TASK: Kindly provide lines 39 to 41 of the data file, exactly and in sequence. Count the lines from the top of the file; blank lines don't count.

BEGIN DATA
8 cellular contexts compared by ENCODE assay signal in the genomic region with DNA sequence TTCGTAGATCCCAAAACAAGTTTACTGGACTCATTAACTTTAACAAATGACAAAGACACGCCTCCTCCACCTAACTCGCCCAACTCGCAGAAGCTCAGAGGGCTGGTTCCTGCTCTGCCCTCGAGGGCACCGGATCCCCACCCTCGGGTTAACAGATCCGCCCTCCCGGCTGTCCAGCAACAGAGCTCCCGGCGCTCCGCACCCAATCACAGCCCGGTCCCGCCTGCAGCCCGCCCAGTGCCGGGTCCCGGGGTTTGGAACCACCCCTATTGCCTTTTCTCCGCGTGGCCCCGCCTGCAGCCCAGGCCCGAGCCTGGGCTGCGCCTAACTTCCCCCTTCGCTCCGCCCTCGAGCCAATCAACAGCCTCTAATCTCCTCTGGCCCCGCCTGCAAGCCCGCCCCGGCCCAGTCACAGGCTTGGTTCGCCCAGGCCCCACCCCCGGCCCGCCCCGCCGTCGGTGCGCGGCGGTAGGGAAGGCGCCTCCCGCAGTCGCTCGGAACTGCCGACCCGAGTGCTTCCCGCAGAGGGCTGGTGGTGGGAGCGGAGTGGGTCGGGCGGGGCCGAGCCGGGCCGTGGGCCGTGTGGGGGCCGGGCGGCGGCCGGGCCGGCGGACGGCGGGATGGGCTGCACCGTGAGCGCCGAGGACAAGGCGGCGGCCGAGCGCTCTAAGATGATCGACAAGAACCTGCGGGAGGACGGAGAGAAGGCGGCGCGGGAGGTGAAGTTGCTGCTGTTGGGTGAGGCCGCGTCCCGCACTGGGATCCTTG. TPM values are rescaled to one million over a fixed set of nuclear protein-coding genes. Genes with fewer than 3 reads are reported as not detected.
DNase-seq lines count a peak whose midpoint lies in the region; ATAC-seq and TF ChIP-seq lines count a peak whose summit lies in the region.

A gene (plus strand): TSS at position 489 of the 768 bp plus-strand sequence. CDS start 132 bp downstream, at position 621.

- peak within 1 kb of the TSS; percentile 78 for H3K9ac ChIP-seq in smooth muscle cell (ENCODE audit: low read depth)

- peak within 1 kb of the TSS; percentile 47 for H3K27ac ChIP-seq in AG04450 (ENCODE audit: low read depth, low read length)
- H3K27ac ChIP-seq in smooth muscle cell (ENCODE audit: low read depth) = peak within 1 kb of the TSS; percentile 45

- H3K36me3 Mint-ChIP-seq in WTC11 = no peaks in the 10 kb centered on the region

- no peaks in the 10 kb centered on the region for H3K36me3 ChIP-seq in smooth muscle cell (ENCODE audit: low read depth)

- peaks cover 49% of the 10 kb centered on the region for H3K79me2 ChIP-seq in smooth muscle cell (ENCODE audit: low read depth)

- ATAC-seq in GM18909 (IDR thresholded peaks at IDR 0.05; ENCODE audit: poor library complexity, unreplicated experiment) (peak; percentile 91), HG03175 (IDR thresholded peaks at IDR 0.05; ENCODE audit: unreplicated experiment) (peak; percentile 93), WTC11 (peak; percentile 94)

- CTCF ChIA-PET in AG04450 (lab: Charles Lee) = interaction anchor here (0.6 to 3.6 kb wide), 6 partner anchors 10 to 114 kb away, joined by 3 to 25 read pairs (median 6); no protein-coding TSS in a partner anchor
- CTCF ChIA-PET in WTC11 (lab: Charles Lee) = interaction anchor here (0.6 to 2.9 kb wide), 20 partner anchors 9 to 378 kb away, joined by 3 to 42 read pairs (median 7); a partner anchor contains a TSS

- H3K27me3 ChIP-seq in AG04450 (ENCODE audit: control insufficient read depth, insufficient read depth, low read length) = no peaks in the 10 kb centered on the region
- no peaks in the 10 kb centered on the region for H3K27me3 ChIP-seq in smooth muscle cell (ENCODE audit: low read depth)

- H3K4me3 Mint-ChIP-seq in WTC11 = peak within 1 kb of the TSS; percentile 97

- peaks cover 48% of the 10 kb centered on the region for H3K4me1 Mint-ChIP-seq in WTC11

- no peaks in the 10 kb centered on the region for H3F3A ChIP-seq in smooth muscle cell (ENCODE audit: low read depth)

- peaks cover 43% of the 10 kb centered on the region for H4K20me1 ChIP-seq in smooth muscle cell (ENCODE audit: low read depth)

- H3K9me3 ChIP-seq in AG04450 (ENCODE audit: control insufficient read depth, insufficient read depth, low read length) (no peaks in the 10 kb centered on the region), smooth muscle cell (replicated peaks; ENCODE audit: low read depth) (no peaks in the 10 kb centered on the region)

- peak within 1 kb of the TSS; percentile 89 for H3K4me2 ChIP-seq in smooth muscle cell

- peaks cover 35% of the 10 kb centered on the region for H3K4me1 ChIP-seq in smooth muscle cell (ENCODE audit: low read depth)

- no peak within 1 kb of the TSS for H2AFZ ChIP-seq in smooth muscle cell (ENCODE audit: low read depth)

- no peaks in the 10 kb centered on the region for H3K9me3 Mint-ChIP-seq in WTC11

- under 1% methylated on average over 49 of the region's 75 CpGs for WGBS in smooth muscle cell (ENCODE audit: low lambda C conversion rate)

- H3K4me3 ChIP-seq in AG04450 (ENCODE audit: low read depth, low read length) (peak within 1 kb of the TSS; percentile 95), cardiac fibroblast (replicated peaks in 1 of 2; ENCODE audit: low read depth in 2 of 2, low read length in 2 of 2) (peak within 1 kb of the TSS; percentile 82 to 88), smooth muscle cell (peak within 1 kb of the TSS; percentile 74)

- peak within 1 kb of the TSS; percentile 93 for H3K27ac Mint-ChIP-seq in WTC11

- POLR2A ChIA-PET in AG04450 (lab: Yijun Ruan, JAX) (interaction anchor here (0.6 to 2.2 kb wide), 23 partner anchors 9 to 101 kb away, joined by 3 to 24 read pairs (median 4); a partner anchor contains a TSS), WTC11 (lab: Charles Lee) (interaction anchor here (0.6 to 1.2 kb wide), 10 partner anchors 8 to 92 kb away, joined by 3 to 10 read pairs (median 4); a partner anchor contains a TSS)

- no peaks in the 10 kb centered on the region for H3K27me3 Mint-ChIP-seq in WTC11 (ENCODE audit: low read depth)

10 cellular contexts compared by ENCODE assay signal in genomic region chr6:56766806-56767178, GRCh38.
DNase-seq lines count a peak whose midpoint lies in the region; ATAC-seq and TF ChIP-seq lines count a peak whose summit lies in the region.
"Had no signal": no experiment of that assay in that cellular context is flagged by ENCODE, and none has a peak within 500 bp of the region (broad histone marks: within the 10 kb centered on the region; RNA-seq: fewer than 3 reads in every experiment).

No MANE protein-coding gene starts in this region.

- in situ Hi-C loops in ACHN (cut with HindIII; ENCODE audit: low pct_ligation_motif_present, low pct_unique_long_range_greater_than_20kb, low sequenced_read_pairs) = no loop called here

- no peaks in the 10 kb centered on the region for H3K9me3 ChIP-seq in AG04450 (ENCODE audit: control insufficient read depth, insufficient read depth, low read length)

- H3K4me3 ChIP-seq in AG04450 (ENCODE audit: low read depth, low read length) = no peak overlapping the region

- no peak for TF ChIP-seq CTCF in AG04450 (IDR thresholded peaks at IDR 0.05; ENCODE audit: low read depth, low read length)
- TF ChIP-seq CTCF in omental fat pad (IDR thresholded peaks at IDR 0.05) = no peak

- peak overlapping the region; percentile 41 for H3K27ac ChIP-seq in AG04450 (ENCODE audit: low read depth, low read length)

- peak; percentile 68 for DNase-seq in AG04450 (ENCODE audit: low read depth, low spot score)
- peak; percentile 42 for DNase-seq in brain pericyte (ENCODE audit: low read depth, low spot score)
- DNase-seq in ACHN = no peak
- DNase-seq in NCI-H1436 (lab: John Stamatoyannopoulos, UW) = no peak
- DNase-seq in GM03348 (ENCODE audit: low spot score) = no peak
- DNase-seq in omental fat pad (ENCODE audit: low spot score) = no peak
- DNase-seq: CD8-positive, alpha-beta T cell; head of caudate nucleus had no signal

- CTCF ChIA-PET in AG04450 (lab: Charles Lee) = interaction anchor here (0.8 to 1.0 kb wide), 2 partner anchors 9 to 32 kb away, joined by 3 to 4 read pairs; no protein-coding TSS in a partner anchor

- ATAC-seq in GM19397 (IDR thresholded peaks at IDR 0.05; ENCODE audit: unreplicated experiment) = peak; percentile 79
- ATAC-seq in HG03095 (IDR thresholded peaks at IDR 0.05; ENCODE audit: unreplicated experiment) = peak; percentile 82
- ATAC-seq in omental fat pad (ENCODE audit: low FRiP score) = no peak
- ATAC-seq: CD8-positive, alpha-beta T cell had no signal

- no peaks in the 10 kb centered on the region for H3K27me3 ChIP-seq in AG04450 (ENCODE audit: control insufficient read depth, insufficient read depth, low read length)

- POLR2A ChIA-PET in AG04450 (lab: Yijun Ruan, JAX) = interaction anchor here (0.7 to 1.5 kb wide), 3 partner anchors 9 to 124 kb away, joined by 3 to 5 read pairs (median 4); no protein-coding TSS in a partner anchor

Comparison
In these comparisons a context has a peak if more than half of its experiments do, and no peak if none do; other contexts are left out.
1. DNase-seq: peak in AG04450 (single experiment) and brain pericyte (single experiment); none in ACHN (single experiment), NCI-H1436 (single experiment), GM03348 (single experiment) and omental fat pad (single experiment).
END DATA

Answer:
- peak; percentile 68 for DNase-seq in AG04450 (ENCODE audit: low read depth, low spot score)
- peak; percentile 42 for DNase-seq in brain pericyte (ENCODE audit: low read depth, low spot score)
- DNase-seq in ACHN = no peak